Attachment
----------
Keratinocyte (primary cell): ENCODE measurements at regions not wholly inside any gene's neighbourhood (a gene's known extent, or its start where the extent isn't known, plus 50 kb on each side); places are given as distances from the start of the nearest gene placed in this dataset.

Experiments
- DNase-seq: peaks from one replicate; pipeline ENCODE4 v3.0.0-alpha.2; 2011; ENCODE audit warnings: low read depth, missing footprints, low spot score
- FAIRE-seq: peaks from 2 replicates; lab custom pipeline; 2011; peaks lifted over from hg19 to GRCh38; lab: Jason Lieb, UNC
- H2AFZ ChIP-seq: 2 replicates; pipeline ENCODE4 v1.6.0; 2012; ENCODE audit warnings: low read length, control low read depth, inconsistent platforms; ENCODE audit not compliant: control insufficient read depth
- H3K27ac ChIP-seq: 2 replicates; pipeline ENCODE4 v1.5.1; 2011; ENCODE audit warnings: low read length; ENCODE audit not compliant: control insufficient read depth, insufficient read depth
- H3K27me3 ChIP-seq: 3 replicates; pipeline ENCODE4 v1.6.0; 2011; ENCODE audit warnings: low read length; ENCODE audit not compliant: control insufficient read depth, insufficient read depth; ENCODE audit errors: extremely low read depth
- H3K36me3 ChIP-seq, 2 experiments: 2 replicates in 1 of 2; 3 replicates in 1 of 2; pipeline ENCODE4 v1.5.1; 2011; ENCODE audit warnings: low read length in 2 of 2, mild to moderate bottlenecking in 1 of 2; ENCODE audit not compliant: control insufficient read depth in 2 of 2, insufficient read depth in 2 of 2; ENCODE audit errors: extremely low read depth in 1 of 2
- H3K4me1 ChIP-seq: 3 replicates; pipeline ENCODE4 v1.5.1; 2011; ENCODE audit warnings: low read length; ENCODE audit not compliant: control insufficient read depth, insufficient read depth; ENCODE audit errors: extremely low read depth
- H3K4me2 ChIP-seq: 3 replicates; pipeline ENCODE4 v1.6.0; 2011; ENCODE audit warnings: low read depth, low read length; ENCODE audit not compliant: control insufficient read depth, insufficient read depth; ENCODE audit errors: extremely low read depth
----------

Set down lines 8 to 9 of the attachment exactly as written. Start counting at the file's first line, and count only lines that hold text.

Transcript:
- H3K36me3 ChIP-seq, 2 experiments: 2 replicates in 1 of 2; 3 replicates in 1 of 2; pipeline ENCODE4 v1.5.1; 2011; ENCODE audit warnings: low read length in 2 of 2, mild to moderate bottlenecking in 1 of 2; ENCODE audit not compliant: control insufficient read depth in 2 of 2, insufficient read depth in 2 of 2; ENCODE audit errors: extremely low read depth in 1 of 2
- H3K4me1 ChIP-seq: 3 replicates; pipeline ENCODE4 v1.5.1; 2011; ENCODE audit warnings: low read length; ENCODE audit not compliant: control insufficient read depth, insufficient read depth; ENCODE audit errors: extremely low read depth